The Second Coming Of Torstein Hagen: Full Circle In Bergen

On Viking Star Torstein Hagen stands beside a model from the fleet of Bergen Line, where he began his career in the 1970s. © 2015 Ralph Grizzle
On Viking Star Torstein Hagen stands beside a model from the fleet of Bergen Line, where he began his career in the 1970s. © 2015 Ralph Grizzle
For Torstein Hagen, returning to Bergen, Norway, was about much more than christening his new and much-lauded ocean-going vessel, the 930-passenger Viking Star. The event marked a “coming home” for Hagen as well as the crowning achievement of a Lazarus-like return from two potentially catastrophic events in his life.

The first was his being ousted from Royal Viking Line. Hagen had been CEO of the company since 1980. When in 1984 the owners decided to sell Royal Viking Line, Hagen scrambled to raise funding to purchase it with a group of employees and investors. He succeeded in raising capital, but Royal Viking Line’s owners sold the company right out from under him. It must have felt as though someone had pulled the rug out from under his feet. The loss of his beloved cruise line sent Hagen tumbling.

He left Bergen empty handed and somewhat shamed by what had happened in what was then a relatively small town on the Norwegian coast. He stayed away from Bergen until last year, when he began scouting locations for Viking Star’s christening events. The homecoming was bittersweet. Hagen had lost many years in a place that he said he “fell in love with” and where he said he had spent “the best years of my life.”

Understandably, Hagen’s anticipation of coming home and last Sunday’s christening would mean a lot to him. “When I go back to Bergen on May 17, I’ll have made a full circle in my life,” Hagen told reporters on Viking Star in early May, a couple of weeks before the naming ceremony. “That may not be a big deal to you [the reporters], but it means a lot to me.”

In fact, it meant a lot to me too. As a reporter who began my career in cruising in the early 1990s, I watched as Norwegian Cruise Line, then part of the Kloster cruise group, mismanaged the venerable Royal Viking Line and finally dissolved it in 1994. Along with many others, I was angry with Kloster for ruining a company that had set the standard for luxury cruising. I often wonder where Royal Viking Line would be today if Hagen had succeeded in buying out the company back in 1984.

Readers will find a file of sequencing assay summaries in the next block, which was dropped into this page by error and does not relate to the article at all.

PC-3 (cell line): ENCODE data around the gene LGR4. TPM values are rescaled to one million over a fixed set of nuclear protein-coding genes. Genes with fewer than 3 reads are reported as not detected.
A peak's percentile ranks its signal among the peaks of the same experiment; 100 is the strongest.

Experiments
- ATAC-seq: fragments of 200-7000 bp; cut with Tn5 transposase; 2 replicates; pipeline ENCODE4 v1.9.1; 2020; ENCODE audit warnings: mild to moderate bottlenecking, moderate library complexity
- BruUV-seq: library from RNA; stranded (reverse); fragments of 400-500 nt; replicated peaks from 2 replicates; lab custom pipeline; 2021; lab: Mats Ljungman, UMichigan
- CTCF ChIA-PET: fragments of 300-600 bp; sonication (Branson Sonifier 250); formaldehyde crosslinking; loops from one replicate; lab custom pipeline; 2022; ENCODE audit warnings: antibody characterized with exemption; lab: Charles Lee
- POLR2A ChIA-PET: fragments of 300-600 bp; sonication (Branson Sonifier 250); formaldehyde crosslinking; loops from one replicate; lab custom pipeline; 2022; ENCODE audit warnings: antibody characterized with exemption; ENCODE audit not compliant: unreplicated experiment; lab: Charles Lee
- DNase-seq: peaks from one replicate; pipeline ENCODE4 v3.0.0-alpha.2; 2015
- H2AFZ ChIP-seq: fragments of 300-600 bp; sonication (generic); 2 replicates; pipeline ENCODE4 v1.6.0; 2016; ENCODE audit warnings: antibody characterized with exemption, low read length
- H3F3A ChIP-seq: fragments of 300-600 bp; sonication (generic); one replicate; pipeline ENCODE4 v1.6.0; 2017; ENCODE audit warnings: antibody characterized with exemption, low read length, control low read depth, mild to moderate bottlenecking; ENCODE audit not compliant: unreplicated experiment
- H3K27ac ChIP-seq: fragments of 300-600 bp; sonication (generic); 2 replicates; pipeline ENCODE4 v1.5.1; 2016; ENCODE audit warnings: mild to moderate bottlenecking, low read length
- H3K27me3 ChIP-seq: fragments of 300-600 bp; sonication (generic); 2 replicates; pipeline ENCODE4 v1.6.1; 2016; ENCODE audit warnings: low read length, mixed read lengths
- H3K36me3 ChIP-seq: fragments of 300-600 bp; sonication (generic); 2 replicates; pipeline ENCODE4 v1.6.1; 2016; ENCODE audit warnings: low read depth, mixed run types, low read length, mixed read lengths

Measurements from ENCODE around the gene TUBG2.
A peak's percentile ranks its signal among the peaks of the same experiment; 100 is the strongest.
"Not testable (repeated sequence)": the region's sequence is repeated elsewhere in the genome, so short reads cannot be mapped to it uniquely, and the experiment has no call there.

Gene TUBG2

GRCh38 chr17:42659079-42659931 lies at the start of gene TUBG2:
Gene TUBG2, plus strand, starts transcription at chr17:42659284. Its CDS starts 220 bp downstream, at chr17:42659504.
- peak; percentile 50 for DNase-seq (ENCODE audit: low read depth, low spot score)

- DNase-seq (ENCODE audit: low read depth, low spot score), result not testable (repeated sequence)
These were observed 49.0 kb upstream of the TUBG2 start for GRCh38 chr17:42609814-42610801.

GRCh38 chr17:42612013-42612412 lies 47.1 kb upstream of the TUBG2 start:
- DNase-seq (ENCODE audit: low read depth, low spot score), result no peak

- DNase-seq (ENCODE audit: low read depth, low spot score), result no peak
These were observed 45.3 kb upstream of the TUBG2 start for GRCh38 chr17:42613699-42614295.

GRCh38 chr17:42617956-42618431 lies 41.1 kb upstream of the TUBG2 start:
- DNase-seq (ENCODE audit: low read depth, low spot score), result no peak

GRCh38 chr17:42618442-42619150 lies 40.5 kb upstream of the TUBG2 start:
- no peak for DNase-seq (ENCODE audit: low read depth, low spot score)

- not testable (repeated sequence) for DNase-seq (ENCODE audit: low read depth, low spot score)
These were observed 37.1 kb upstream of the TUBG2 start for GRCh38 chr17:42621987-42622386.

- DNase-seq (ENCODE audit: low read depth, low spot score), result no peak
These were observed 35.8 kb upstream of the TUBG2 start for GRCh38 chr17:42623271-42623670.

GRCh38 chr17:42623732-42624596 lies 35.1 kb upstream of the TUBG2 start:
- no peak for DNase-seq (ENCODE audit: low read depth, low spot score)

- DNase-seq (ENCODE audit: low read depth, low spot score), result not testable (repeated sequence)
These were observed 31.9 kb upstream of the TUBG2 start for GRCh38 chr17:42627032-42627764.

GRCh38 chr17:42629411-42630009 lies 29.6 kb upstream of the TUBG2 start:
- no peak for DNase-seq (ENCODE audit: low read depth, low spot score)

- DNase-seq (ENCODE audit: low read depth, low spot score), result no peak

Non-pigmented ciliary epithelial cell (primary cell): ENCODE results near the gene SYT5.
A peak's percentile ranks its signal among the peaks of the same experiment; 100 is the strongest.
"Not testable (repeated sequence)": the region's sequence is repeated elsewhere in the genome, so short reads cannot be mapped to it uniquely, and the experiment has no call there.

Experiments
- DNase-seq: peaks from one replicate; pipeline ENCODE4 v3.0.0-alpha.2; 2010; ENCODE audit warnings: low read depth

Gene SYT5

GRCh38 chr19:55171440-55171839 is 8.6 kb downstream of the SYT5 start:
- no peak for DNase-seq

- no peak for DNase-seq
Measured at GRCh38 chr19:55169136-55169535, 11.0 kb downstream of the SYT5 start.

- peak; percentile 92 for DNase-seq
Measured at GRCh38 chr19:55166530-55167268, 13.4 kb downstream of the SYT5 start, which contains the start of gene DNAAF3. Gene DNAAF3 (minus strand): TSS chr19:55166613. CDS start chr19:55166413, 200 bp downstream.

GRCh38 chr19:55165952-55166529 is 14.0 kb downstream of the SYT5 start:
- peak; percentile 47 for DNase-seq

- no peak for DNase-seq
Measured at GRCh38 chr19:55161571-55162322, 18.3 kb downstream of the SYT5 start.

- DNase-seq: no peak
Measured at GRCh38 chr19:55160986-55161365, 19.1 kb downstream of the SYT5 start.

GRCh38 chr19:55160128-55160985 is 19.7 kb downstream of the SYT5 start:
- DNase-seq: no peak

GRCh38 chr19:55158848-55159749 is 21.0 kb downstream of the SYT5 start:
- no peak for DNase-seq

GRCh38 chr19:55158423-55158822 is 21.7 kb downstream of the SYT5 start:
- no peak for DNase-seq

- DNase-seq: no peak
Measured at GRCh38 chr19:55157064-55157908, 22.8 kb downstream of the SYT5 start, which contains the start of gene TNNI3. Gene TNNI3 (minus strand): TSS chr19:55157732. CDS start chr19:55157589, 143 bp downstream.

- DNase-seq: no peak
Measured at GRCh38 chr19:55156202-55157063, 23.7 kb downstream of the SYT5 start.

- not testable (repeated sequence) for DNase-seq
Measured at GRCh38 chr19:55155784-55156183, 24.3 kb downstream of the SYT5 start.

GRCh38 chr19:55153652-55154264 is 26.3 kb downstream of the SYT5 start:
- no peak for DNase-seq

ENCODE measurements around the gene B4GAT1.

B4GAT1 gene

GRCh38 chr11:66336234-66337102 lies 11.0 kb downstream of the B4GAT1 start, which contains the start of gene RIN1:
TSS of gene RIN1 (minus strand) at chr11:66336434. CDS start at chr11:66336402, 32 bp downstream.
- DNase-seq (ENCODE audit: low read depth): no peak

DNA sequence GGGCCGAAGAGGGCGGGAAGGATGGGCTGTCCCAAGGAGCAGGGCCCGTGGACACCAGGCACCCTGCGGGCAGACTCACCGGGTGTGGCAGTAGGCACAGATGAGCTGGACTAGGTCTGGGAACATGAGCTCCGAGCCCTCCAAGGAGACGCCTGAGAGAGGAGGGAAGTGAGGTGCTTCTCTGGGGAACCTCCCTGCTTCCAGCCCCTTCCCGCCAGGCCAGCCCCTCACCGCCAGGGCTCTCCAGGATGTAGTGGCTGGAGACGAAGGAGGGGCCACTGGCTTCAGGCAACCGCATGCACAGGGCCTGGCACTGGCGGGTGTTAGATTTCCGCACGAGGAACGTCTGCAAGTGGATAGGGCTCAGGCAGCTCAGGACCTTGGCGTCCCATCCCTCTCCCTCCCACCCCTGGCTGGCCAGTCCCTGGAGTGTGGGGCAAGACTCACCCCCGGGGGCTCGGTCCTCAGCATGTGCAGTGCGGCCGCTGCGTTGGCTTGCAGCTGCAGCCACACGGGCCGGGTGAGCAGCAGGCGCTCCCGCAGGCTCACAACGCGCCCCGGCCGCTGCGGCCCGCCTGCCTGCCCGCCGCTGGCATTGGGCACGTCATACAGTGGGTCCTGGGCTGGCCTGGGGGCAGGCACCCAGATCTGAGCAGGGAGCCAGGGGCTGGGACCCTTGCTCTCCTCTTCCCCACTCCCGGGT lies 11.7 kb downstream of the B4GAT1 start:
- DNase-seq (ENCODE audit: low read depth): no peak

The line’s legacy lives on, however — not only through Hagen’s new Viking Star but also in nearly every luxury cruise line operating today. Christian Sauleau, who runs fleet operations for Silversea and before that Regent Seven Seas Cruises, worked as a hotel manager for Royal Viking Line. Erling Frydenberg, Hagen’s right-hand man from the Royal Viking days, went on to run hotel operations for SeaDream Yacht Club, Crystal Cruises, Silversea and now for Viking Ocean Cruises. Dietmar Wertanzl, hotel director at Royal Viking Line from 1983 to 1989, went on to Crystal Cruises, Celebrity and Tauck and now runs DRW Hospitality Group, a new company that provides hotel services to cruise lines. There were many more men and women who worked for Royal Viking Line who are still serving the industry today.

The second catastrophic event was when Hagen himself went broke in the 1990s. It must have been disheartening. He had lost Royal Viking Line and here he was a decade later “penniless,” as he once told me and other reporters. Then something happened that would change his life forever. Hagen had taken a river cruise on the Volga and had asked himself if river cruising in Russia could not be developed into a successful tourism-based business. He had discovered his own salvation. In 1997, with four Russian river cruisers, he launched Viking River Cruises.

It was a sunny Saturday morning when Hagen sailed into Bergen last weekend. As the ship entered the harbor, Hagen stood with his family at the bow of the vessel he had built. He was returning home like a victor on a white horse but on a Norwegian-flagged ship, which Hagen made sure was also registered in Bergen, a tribute of sorts to the place he loved.

Viking Star was christened on Norwegian Day. “Was it important for you to make the full circle on Norwegian Day,” I asked Hagen in early May. He became pensive. “That’s a hard one,” he said. “I don’t know. It is what it is.” He repeated the last phrase, “It is what it is.”

In launching Viking Star just steps away from where he had been ousted more than three decades ago, Hagen proved himself to be the comeback kid. His is remarkable success story, steeped in a mix of pride (tempered by a bit of Nordic Jante Law) and can-do spirit. “Not everybody gave us a big chance that we should pull this off,” Hagen told reporters in his Norwegian way of speaking. “There have been many people who said, ‘Ah, just wait and see, they can’t build this ship. Let’s wait and see when it comes. They can’t operate the ship, and let’s see how many they’ll have.’ ”

Today, Viking River Cruises is on track to operate a fleet of 100 vessels by the year 2020, along with 10 vessels for the Viking Ocean Cruises fleet. It is an ambitious undertaking but with his Norse resolve, Hagen may well accomplish it. “I’m an old man in a hurry,” Hagen told reporters.

Indeed, he may be “an old man in a hurry,” but at 72 years old, Hagen appears to be having the time of his life. He has proven wrong the naysayers, convinced financiers to fund fantastic fleets and returned full circle to his beloved Bergen as well as realized his dream of what Royal Viking Line could have been. It may have been pure coincidence or it may have been the works of mighty Norse gods that a former Royal Viking Line vessel just happened to be in port on the day of Viking Star’s naming — Fred Olsen’s Black Watch, formerly the Royal Viking Star. Certainly, the irony was not lost on Hagen.